Disaster management must be trained so that aid arrives efficiently in the event of a crisis – also in international disaster management. In addition to field exercises in which technical equipment such as pumps are used, tabletop exercises are primarily used to train coordination between the actors.From 24 to 27 June 2023, a Module Table Top Exercise (ModTTX) was conducted in Ratingen under the auspices of the Federal Agency for Technical Relief (THW). Dr Benni Thiebes (DKKV) was present at this exercise as an evaluator and was thus able to take a look behind the scenes of such an exercise. This exercise was particularly about communication and coordination between different modules used in the EU Civil Protection Mechanism (EUCPM). A key actor between the modules is the EUCP team, which was composed of representatives from the ERCC (Emergency Response Coordination Centre of the European Commission), TAST (Technical Assistance Support Team) and UNDAC (United Nations Disaster Assessment and Coordination).The participating modules came from eight countries (Belgium, Finland, Croatia, the Netherlands, Poland, Slovenia, Spain, Hungary) and included capacities for water pumping, water treatment, search and rescue, water rescue with boats and emergency medicine including a field hospital.The scenario played out dealt with heavy rainfall that led to large-scale river flooding, especially in the Bonn, Cologne and Aachen region. In addition, a strong earthquake occurred in the scenario, which caused massive infrastructure damage in the region.In order to have more freedom in designing the scenario and to prepare the participants for operations in non-EU countries, the country New Republic of Westland (NRW) was invented for the exercise, which is spatially identical to the German federal state with the same abbreviation. A big advantage over a fully simulated area is that existing information, e.g. from Google Maps, can be used.The table-top exercises involve a lot of role-playing. A total of 24 role-players were involved, including staff from the Ministry of the Interior of North Rhine-Westphalia and the fire brigades of Cologne, Bonn and Ratingen. In addition, there were 5 trainers and 4 certifiers as well as 14 people in the simulation management EXCON (Exercice Control).The exercise started with a video showing the effects of the flood and the earthquake. After the activation of the EUCPM and the deployment of the modules, airport procedures (immigration, customs) were first simulated and then discussed.The coordinating OSOCC (On-Site Operations Coordination Centre) was then moved to the THW local association in Ratingen – in the simulation, this was based at the Bonn Fire Brigade. The modules moved into their BoO (Base of Operations) spatially separate from the OSOCC, as this was set up in Brühl in the scenario.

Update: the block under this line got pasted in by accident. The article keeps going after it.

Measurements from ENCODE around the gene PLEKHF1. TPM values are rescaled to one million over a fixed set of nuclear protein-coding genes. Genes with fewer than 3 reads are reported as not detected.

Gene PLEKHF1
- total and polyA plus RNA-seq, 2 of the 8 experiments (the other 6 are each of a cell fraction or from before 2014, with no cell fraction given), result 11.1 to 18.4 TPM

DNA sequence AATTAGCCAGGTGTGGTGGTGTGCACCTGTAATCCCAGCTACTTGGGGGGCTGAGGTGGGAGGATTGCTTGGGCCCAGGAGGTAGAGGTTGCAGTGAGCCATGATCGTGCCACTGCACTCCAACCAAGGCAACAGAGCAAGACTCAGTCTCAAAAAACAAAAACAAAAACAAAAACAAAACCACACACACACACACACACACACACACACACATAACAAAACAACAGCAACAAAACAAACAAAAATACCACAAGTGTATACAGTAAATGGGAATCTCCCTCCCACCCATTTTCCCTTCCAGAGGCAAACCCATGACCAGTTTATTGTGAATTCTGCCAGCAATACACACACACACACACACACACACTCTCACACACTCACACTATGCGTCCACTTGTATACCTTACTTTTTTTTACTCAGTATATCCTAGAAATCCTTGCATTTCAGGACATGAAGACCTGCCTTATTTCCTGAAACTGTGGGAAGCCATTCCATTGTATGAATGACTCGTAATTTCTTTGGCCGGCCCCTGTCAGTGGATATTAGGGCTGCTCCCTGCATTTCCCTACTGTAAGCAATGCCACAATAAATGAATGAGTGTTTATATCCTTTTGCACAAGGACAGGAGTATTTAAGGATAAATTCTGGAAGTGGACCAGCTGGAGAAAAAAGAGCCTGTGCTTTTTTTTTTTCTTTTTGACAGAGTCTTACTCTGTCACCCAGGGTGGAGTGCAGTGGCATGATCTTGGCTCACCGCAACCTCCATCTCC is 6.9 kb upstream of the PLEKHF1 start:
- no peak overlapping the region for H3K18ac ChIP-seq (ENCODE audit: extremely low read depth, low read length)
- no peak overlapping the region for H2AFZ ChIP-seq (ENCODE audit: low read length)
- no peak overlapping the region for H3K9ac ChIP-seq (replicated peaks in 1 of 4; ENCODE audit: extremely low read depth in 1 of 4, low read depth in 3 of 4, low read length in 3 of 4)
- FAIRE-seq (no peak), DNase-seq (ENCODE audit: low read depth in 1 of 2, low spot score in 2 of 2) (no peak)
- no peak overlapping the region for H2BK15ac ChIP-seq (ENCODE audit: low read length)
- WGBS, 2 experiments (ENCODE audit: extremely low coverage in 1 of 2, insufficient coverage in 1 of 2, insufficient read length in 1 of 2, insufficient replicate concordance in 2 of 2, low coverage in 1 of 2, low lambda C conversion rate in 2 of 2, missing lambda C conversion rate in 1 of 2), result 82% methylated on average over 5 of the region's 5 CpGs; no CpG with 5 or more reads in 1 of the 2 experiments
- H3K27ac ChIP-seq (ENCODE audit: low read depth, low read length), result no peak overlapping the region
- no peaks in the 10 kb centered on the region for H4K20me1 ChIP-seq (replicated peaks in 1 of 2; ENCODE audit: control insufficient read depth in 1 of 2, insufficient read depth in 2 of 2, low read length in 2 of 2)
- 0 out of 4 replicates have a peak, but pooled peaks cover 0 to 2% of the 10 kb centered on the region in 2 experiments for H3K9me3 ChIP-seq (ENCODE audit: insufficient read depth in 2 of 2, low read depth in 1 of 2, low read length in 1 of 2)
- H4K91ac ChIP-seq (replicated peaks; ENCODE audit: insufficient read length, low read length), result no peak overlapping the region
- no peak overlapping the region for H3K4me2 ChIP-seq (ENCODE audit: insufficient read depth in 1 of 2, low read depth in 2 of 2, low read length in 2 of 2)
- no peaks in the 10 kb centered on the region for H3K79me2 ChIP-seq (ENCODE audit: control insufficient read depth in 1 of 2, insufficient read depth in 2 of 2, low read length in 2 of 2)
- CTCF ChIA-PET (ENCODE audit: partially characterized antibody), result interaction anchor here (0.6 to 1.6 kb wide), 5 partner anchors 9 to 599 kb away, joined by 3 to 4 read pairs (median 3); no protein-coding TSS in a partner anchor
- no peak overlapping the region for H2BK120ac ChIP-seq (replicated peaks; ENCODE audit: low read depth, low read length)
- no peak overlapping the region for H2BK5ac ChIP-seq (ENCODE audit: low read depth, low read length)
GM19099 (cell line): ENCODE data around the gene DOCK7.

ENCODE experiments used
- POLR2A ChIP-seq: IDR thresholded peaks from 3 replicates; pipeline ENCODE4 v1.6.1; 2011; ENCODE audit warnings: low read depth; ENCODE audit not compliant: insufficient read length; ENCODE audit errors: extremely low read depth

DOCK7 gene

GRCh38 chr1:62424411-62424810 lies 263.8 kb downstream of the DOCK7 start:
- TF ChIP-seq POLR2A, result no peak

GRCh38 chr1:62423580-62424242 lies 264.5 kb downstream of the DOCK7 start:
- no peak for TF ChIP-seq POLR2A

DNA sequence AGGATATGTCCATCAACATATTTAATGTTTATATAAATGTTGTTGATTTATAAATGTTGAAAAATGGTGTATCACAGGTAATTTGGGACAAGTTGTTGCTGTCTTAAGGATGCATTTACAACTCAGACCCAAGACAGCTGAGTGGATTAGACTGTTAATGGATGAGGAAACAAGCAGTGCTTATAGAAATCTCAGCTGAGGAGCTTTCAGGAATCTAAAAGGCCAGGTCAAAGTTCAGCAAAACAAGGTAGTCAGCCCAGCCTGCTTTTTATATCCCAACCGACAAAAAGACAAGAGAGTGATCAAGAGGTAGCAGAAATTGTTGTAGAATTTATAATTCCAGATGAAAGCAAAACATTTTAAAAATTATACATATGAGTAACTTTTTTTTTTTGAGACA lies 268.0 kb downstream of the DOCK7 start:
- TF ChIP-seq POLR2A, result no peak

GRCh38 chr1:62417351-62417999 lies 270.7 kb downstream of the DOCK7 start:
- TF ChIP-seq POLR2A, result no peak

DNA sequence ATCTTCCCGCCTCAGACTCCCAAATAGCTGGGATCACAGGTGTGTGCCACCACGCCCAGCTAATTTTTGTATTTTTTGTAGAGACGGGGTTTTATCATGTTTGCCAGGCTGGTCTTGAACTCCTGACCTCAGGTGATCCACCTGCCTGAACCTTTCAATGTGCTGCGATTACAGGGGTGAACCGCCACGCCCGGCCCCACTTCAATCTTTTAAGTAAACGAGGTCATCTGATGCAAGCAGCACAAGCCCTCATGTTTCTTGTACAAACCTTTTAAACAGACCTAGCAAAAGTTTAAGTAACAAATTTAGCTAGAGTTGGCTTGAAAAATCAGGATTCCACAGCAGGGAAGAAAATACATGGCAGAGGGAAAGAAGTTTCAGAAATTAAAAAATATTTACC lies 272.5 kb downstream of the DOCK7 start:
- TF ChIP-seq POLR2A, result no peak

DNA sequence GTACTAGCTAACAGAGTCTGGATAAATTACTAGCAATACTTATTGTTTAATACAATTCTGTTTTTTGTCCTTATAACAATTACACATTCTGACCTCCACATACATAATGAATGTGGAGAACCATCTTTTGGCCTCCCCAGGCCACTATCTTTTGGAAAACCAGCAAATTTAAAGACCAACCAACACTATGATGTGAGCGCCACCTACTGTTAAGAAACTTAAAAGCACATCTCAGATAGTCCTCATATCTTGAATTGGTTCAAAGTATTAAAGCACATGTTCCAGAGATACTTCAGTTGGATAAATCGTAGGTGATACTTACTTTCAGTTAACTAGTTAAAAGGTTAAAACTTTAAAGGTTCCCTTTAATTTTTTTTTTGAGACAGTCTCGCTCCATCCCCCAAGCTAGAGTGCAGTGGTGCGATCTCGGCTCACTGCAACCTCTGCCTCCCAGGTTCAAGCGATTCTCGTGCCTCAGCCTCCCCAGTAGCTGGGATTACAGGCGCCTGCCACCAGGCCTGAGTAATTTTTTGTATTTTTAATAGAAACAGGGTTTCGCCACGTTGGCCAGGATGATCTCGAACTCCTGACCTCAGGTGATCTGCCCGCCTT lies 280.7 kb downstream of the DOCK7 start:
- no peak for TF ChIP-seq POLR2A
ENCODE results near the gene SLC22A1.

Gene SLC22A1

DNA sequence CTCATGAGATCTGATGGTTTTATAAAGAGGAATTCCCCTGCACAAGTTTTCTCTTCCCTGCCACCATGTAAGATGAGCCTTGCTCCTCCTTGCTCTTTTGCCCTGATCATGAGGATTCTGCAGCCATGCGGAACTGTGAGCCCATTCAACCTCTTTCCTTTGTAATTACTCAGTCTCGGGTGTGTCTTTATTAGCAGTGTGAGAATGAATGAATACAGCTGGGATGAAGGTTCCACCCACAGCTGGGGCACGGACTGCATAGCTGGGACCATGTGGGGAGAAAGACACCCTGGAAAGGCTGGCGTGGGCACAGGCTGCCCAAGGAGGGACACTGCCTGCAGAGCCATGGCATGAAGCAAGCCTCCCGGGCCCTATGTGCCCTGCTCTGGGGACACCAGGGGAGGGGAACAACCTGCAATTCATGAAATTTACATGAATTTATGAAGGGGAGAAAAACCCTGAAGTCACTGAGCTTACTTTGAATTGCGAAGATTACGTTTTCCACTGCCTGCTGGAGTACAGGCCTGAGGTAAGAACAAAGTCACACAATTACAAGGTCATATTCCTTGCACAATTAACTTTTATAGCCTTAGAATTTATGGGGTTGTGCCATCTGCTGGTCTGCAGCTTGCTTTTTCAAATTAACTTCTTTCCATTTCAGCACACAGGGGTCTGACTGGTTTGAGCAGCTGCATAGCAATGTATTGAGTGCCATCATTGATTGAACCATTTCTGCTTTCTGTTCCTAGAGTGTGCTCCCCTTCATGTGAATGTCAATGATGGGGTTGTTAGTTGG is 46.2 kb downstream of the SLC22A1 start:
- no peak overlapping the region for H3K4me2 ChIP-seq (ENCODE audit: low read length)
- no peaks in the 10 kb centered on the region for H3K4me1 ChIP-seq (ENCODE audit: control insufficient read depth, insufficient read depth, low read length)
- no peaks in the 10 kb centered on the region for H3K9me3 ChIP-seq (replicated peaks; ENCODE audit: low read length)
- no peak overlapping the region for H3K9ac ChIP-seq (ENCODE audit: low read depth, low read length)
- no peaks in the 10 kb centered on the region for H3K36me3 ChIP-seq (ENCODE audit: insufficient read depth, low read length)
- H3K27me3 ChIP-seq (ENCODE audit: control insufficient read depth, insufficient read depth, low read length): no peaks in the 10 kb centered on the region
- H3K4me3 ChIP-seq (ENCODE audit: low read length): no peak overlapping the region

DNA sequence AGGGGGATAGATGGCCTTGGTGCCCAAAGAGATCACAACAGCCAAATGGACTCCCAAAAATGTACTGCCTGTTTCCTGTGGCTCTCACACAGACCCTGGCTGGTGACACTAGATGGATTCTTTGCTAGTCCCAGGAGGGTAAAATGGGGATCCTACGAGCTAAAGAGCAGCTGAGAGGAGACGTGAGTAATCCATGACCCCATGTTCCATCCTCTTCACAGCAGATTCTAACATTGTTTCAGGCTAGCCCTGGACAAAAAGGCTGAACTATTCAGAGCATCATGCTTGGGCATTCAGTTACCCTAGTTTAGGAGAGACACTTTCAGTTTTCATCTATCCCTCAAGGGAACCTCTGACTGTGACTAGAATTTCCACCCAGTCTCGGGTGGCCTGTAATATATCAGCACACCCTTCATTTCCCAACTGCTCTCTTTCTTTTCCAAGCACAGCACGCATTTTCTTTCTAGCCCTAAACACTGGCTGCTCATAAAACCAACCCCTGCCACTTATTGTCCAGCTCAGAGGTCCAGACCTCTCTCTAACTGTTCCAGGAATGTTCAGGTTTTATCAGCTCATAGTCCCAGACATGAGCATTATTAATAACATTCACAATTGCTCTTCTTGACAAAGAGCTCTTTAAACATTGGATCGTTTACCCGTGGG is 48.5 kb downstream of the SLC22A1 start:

Communication between the EUCPT and the modules, as well as among the modules themselves, was primarily carried out via a virtual OSOCC (vOSOCC) and via Microsoft Teams. This enabled the simulation management to monitor the communication and support it with hints in follow-up discussions.
An important element of table top exercises are “injects”; here, certain, usually previously determined events are built into the simulation process – without the participants and trainers knowing about it. An inject can affect the actual situation or be a visit by a VIP announced at short notice. In the scenario played, for example, the participants were visited by an EU ambassador and the Minister of the Interior of the New Republic of Westland or had to face an interview with an international media representative.
The Table Top Exercise proved to be a very good tool to practice communication and coordination processes, not only between the EUCPT and the modules. This resulted in close cooperation between different modules: for example, one module with high capacity water pumps provided the water for treatment by another team.
The whole exercise clearly underlined the importance of international cooperation in civil protection and the overriding role of coordination and communication. Such exercises are essential to train for emergencies and to ensure the efficiency of the EU Civil Protection Mechanism.